Hamburg Sud faces $10 million in damages for Shipping Act violation

Hamburg Sud faces $10 million in damages for Shipping Act violation

The Federal Maritime Commission (FMC) has ruled against Hamburg Sud, a subsidiary of Maersk, in a case brought by OJ Commerce (OJC).

The FMC’s Chief Administrative Law Judge published a new initial decision on 7 June, stating that there is evidence that Hamburg Sud violated the US Shipping Act by refusing to deal with OJC and retaliating against it.

OJC, a Florida-based e-commerce home goods retailer, sought damages of $100 million. However, the FMC ruling disagreed with OJC’s calculation and determined an actual injury of $4.6 million.

The FMC also decided to award double damages “given that the violation was knowing and willful”.

Consequently, Hamburg Sud has been ordered to pay OJC reparations of $9.8 million.

READ: Maersk merges Hamburg Süd and Sealand

The case began in December 2021 when OJ Commerce filed a complaint against Hamburg Sudamerikanische and its US operation, Hamburg Sud North America.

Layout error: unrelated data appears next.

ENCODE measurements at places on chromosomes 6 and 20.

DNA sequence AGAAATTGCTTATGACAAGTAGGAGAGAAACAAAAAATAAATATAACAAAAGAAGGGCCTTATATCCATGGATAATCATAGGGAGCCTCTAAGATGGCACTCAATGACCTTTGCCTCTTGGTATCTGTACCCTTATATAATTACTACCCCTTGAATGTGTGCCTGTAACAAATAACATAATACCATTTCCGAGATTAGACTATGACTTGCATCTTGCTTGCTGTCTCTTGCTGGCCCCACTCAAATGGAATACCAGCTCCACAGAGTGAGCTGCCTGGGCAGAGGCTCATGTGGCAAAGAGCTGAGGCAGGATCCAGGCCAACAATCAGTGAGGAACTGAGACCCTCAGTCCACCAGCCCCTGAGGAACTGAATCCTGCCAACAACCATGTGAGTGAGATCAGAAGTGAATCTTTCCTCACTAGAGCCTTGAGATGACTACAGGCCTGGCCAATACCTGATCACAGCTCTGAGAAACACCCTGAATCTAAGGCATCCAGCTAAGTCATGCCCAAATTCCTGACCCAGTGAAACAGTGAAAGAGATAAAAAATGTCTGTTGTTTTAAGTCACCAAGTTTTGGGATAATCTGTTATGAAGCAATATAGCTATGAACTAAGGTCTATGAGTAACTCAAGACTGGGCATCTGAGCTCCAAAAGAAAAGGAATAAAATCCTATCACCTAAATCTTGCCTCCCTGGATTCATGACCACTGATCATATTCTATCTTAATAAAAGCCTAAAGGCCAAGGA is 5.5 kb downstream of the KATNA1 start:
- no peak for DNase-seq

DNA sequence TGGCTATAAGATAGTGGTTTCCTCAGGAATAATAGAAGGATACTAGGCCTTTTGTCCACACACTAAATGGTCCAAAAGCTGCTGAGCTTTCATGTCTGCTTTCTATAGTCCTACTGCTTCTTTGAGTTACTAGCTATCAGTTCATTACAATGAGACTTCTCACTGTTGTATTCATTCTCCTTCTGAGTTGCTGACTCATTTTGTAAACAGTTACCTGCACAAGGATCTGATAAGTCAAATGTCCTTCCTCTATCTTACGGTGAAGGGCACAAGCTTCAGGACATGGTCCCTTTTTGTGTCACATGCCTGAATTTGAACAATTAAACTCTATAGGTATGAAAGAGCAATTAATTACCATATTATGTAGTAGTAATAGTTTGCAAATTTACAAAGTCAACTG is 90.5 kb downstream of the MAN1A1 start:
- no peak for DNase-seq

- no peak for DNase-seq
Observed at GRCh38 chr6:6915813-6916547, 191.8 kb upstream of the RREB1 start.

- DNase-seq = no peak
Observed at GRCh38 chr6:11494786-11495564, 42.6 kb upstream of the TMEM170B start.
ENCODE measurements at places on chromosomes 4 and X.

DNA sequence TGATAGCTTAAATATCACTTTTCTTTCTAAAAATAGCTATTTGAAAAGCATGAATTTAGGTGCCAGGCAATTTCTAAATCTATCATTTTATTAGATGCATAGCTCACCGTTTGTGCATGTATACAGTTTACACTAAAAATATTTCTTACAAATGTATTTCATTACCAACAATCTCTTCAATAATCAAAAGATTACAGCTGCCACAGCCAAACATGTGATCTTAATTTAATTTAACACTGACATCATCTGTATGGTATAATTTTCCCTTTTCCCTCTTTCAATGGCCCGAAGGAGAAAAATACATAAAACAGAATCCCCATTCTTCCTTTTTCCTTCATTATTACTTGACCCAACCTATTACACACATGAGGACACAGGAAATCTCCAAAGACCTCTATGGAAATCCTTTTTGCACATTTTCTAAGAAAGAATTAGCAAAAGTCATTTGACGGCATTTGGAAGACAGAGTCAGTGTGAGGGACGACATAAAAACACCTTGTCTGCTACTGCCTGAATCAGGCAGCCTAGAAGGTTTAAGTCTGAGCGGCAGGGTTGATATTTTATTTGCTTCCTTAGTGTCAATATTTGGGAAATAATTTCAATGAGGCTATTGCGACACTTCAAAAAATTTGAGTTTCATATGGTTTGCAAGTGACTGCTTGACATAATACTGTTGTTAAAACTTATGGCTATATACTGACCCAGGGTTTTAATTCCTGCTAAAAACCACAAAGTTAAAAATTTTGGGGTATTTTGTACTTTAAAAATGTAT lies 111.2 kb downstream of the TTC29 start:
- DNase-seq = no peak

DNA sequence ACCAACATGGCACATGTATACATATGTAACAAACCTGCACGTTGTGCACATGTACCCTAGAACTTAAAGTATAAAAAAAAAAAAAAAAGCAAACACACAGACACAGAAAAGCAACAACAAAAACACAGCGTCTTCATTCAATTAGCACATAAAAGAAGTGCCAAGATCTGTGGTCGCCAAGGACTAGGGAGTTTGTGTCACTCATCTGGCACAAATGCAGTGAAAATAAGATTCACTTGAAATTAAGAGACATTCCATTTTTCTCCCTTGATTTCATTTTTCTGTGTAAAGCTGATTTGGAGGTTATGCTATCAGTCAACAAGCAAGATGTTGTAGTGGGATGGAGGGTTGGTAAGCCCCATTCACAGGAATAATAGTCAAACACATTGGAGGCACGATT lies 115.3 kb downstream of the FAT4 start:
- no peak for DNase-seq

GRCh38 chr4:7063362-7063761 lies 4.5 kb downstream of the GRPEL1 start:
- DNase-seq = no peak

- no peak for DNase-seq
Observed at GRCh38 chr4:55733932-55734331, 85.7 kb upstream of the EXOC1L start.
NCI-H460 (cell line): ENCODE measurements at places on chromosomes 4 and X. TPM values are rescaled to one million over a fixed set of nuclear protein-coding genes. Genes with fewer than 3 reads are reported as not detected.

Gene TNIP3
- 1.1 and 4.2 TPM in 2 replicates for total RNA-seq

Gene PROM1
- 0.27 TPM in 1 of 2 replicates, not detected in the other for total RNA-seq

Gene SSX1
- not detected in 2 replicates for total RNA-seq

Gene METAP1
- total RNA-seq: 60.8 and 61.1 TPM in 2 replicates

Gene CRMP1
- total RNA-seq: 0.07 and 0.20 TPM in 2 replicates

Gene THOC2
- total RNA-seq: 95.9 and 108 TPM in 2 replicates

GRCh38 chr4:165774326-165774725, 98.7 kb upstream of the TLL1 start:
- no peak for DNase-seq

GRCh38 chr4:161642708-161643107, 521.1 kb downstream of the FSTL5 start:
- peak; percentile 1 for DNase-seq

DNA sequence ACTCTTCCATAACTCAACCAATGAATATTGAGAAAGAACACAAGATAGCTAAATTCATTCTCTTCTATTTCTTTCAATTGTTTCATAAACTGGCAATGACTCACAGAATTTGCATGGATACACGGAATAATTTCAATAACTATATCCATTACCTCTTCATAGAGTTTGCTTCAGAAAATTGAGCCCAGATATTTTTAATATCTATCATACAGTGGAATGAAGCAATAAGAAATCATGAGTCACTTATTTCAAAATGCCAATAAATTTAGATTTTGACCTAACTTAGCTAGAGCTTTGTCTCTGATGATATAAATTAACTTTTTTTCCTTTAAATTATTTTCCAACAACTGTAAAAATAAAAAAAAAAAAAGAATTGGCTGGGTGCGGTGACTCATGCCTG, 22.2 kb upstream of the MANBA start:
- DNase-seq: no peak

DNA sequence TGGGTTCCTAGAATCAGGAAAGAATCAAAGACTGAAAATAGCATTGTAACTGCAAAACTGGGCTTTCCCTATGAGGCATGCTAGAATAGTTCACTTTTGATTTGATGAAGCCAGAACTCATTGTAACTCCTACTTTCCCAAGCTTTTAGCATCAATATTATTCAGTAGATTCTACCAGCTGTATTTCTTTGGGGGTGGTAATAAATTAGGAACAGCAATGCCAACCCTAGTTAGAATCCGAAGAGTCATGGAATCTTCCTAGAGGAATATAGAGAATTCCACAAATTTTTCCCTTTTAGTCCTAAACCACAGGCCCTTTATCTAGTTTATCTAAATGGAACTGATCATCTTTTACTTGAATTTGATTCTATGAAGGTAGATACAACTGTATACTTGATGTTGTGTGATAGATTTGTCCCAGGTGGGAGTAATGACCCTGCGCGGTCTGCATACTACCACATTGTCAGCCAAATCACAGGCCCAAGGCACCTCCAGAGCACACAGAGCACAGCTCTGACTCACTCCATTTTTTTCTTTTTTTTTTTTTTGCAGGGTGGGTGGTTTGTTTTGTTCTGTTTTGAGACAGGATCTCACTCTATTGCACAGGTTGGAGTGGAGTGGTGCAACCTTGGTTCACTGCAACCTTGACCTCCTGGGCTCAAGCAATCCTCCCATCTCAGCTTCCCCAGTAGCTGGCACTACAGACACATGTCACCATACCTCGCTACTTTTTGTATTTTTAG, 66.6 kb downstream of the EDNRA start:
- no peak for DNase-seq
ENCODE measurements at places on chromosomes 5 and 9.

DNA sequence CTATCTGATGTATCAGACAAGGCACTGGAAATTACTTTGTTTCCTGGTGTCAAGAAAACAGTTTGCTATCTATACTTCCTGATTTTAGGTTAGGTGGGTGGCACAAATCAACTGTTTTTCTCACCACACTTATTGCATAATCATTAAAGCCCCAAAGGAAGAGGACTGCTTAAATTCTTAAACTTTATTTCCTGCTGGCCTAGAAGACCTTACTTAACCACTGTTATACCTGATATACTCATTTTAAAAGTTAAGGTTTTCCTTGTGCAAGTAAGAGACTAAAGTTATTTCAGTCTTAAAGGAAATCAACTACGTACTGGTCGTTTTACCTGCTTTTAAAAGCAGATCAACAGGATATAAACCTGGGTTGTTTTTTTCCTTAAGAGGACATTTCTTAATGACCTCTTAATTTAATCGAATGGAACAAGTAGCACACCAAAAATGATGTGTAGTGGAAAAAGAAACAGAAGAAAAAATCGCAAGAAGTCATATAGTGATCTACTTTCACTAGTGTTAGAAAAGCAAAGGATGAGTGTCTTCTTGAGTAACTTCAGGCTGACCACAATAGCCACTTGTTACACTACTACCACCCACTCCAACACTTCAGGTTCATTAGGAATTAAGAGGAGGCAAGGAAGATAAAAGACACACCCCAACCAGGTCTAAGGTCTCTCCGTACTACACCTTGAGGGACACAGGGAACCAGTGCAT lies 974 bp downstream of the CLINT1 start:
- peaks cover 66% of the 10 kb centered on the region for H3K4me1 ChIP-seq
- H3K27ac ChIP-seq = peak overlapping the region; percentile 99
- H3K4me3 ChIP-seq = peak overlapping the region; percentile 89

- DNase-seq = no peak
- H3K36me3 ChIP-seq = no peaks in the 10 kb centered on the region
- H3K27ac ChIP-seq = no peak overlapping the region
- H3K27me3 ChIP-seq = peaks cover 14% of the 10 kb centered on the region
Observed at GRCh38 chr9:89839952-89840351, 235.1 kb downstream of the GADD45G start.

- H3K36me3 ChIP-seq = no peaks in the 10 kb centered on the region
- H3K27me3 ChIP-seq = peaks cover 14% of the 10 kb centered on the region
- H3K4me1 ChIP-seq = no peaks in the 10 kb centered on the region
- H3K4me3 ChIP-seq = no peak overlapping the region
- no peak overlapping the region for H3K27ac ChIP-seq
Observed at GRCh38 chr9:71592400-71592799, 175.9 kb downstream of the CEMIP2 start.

OJC claimed that the carrier had breached its freight contract by failing to transport 30 containers and wrongfully billing demurrage charges.

The court dismissed claims related to unreasonable business practices and the carrier refunded the demurrage charges.

OJ Commerce later amended its complaint in February 2022, alleging retaliation and refusal to deal.

The judge noted that while carriers are not obligated to grant contracts to every potential customer, they are prohibited from shutting out a customer without legitimate transportation-related reasons and from retaliating against shippers.

In this case, the judge found evidence that Hamburg Sud chose to “disengage” with OJC due to the litigation risk posed by the shipper’s threat to file an FMC complaint.

Hamburg Sud and Maersk are currently reviewing the judgment.

READ: US shipping association lodges FMC complaint against Maersk

The FMC ruling marks one of the largest judgments awarded for a violation of the Shipping Act and carriers’ actions during the pandemic.

Earlier in April, a new bipartisan bill granted the FMC the power to block anticompetitive agreements among ocean carriers and marine terminal operators.

The U.S. House of Representatives said its goal was to ensure that the FMC can fully enforce the law and promote fair, competitive markets in the ocean shipping industry.

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